It is a rare town or city that does not have some sort of panhandler operating in its vicinity – whether it is a street entertainer, a charity fundraiser or homeless person asking for money. More than a third of the public (35%) says they wouldn’t stop for anyone in the street – even someone who is asking for directions.
Someone who is lost would have a better than 50:50 chance of getting directions from a stranger – 56% of Americans say they would stop for someone to give them directions. Kids selling goods might be able to talk to a quarter of people in the street, as 26% indicated they would stop for a child selling something.
Most wouldn’t stop for charity
Just 16% would stop for a registered charity, and 13% for a volunteer political campaigner. Panhandlers – people begging for change on the street – garner the least attention from passers by, as only 8% of Americans would stop for them in the street. Although more men (58%) than women (55%) would stop for a person in need of directions, more women (30%) than men (21%) would stop and talk to a child selling something.
A stranger in the street is least likely to get a young woman to stop and talk to them, as this age group was least likely to say they would talk to someone . 48% of females aged 18-34 said they wouldn’t stop and talk to a stranger in the street, compared with 25% of women aged over 55 who would refuse to talk to someone, making them the most outgoing age and gender group.
A war veteran asking for money on the street is most likely to get Americans to part from their cash. While 37% said they wouldn’t give money to a panhandler at all, another 37% said they would give cash to a veteran.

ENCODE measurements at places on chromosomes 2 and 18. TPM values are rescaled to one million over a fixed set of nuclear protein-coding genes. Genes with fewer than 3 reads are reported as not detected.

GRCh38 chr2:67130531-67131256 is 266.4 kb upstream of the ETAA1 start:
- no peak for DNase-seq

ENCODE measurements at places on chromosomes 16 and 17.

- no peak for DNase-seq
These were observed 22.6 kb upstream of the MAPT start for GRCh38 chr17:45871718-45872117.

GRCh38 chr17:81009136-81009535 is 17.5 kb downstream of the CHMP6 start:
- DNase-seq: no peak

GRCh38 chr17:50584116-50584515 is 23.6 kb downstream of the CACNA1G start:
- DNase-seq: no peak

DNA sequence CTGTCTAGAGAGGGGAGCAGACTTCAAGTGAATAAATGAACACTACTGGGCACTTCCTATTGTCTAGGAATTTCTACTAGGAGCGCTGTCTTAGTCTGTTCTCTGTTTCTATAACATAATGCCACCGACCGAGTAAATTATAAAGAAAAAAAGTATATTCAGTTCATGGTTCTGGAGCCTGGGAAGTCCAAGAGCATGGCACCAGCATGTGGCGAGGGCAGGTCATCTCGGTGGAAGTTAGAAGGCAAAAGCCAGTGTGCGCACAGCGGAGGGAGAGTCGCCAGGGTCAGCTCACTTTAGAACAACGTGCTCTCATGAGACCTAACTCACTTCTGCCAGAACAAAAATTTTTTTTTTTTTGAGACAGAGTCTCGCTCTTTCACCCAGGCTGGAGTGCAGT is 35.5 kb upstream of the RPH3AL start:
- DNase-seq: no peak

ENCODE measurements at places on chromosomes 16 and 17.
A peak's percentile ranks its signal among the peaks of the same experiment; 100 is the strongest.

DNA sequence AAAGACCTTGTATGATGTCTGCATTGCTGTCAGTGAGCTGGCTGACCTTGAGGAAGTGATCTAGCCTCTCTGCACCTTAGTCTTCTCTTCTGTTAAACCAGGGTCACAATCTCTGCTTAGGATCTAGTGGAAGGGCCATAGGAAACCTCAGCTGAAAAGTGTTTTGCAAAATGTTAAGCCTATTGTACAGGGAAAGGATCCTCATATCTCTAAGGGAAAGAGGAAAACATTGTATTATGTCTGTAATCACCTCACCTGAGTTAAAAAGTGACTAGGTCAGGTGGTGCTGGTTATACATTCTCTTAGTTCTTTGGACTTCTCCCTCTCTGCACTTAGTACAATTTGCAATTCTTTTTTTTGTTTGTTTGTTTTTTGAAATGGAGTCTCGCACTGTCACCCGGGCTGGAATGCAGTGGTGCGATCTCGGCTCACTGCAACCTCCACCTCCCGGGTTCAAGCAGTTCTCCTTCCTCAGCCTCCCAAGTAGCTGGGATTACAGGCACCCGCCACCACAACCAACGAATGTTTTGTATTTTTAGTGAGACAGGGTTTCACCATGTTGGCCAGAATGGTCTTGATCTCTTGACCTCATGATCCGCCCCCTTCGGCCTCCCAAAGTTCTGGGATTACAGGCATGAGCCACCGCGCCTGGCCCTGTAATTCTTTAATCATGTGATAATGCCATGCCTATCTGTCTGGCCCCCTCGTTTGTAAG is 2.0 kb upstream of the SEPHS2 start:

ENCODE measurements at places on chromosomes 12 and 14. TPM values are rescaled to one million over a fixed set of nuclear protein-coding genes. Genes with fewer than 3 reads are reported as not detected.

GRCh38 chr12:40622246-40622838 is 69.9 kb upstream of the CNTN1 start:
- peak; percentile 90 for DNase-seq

31% would take pity on a woman with a young baby or children, although if a man or woman had a pet dog only 9% would give them money. 22% would fork out for someone who offered a street entertainment routine, such as dancing, miming or playing music.
A young woman on her own (10%) and someone sitting quietly with a jar (13%) would also be likely to receive some change from a stranger.
Panhandlers might be able to expect loose change from a stranger – while 3% said they are likely to give $10 or more to someone asking for money on the street, 16% would give less than a dollar and 17% a dollar to someone in need.
While many of us are happy to donate to a good cause or show kindness to a stranger, sometimes panhandling can come across as pushy or even threatening. Aggressive tactics from some charity fundraisers on the street have earned them the nickname of charity ‘muggers’ or ‘chuggers’.
71% of Americans said they are often cautious of a stranger who approaches them in the street, although 15% said they would see it as friendly if someone went up to them in public. 9% find being approached pleasant, while 9% are also intrigued about what the stranger has to say.
Women and younger people tend to be more cautious of strangers – 25% of women said they felt fearful when someone approached them, compared with 13% of men. 11% of Americans aged 55 and over felt friendly if someone went up to them, and feeling is mutual for 18% of 18-34 year olds. But millenials are also more likely to feel fearful of a stranger – 23% of 18-34 year olds compared with 18% of over-54s.